The story for the most part is great, albeit a bit predictable. I correctly guessed several aspects of the plot (Snake was hidden inside the coffin in the room with the number 9 door, Clover had taken the ax and killed everyone in the ax ending, the fact that the nonary game wasn't actually taking place on the ship, rather they were in the Nevada location) but the fact that the bottom screen of your DS was actually from Akane's point of view from 9 years in the past took me completely by surprise. It was a great twist, and handled very well, the final puzzle was incredibly emotional.

The ending, however, left me confused and a bit unsatisfied. I just found it incredibly hard to believe that Akane was the one who planned everything as Zero. Even if she did have help from Santa, I would have liked to see exactly how she and Santa planned everything out, how they came to know that they needed to do this nonary game in order to save Akane's life, how they were able to take control of the Nevada desert location, and how they were able to kidnap everyone and bring them there.

Another issue I have is that the Alice sub-plot wasn't really explored all that much until the end of the game, where it's implied she will have a much larger role in the sequel. I also hope that the sequel will expand on the questions I had about the ending.

SPOILERS FOR STORY MODE END HERE

Overall, however, I was very moved by the game and it's story, and thought it was pretty good. However, it's very repetitive in order to see all of the endings, and get all of the details of the game, and a majority of these endings aren't worth the trouble it takes to see them. The game makes up for it with it's great cast of characters, and (mostly) nail-biting plot.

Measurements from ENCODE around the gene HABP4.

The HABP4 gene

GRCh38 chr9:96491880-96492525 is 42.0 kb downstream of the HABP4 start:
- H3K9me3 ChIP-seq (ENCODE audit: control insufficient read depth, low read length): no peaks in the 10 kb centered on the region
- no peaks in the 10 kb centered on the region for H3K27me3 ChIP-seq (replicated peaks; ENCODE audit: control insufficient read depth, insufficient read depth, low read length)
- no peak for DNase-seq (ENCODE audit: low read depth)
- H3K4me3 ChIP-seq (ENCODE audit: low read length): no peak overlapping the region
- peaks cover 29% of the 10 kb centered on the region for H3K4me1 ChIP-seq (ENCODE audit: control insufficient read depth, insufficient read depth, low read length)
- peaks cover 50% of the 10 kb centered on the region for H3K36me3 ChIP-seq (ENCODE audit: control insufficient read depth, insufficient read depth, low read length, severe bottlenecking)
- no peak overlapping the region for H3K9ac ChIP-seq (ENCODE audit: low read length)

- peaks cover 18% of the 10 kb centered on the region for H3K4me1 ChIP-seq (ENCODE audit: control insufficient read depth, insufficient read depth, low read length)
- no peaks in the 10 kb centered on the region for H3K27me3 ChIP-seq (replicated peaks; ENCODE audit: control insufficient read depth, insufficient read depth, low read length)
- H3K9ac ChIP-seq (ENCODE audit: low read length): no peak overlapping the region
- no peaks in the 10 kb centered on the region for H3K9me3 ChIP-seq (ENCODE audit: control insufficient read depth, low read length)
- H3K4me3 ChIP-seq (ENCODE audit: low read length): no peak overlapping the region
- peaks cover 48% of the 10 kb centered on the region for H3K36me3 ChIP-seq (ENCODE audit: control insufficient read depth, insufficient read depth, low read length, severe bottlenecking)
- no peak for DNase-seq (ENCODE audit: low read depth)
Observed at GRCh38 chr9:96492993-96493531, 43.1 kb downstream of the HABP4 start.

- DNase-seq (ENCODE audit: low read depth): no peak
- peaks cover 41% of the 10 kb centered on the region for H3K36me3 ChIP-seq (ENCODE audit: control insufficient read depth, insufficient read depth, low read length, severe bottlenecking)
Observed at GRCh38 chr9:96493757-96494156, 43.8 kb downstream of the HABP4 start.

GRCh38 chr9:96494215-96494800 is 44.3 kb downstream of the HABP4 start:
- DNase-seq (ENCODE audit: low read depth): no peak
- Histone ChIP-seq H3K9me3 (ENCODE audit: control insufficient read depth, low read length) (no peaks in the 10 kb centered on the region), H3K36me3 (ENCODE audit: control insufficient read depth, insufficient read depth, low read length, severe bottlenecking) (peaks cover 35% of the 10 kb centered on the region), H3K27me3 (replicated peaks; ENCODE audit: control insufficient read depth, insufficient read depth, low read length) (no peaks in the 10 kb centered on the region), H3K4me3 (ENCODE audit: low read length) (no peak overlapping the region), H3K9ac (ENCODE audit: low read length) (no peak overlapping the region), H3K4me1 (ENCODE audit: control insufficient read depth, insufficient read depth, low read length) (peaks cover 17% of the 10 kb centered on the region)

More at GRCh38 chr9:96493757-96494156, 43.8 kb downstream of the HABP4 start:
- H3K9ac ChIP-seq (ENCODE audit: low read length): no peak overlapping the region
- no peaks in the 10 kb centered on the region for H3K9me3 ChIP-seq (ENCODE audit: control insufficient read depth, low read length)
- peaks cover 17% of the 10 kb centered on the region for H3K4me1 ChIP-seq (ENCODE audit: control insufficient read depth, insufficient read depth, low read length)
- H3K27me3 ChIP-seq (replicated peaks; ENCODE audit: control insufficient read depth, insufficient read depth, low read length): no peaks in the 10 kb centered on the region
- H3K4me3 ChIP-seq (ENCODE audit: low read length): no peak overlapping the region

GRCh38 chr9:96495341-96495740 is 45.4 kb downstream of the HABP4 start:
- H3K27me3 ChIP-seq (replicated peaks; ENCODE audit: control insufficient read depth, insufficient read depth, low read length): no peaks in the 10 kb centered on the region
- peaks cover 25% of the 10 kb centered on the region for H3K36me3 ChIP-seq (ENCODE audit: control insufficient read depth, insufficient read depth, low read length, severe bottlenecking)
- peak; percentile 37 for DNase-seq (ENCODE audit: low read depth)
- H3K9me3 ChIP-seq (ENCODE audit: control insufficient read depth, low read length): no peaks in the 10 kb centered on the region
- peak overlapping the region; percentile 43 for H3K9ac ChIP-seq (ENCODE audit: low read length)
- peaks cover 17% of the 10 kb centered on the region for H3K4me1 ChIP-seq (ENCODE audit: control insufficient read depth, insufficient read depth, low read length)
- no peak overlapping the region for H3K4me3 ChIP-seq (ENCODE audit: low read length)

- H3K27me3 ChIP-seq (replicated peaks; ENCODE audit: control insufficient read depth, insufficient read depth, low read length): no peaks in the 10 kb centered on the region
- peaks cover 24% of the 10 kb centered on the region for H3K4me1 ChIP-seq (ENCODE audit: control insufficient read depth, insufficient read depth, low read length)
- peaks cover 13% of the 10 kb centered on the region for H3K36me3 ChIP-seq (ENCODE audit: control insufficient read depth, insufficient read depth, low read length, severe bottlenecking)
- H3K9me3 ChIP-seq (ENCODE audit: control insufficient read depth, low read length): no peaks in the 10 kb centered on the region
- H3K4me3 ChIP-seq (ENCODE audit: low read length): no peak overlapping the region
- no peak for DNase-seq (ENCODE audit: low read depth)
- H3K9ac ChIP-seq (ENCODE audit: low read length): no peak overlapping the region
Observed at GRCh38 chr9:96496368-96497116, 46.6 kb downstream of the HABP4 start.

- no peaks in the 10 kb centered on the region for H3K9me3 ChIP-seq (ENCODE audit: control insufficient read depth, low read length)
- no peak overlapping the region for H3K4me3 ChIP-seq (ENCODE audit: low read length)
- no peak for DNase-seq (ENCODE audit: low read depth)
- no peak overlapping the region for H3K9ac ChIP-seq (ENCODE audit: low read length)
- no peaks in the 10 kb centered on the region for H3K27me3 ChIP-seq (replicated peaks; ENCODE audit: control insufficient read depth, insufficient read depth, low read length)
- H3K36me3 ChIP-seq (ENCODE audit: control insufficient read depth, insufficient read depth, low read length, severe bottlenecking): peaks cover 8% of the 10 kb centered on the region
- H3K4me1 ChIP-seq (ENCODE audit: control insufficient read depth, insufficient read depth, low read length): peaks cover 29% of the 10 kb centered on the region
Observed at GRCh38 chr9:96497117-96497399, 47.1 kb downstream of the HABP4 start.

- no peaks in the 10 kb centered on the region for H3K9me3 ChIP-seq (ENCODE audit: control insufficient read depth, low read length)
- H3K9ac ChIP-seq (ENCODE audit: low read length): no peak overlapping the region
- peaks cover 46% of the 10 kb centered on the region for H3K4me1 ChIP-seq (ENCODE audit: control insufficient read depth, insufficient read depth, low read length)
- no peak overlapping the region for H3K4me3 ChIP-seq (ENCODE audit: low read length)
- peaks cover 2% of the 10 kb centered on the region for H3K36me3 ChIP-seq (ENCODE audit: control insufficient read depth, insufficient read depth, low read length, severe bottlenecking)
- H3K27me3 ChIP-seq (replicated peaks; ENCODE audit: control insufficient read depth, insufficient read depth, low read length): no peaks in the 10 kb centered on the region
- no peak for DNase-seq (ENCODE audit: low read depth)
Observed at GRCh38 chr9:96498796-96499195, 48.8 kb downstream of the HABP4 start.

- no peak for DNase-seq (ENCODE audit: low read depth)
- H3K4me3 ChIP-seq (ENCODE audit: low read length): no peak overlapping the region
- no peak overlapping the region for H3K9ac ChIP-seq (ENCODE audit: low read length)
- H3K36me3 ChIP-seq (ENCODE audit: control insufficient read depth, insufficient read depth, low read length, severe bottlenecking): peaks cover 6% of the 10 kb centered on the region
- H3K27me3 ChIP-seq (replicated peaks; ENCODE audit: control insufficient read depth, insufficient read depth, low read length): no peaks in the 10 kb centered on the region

Over all, I give it an 8.


Comments


AP974
September 26, 2015 @ 12:08 am
Anyways, a great game on DS. Best storyline I saw in a video game.

Game Information

Alternative Titles
999: Nine Hours, Nine Persons, Nine Doors, Nine Hours, Nine Persons, Nine Doors, Kyokugen Dasshutsu 9 Jikan 9 nin 9 no Tobira: Nine Hours, Nine Persons, Nine Doors
Platform
Nintendo DS
Developer(s)
Chunsoft
Publisher(s)
Aksys Games
Genre(s)
Adventure, Visual Novel
NA Release Date
November 16, 2010
JP Release Date
December 10, 2009
ESRB Rating
M
PEGI Rating
C
MVGL User Score
8.8
Composer
Shinji Hosoe
Official Website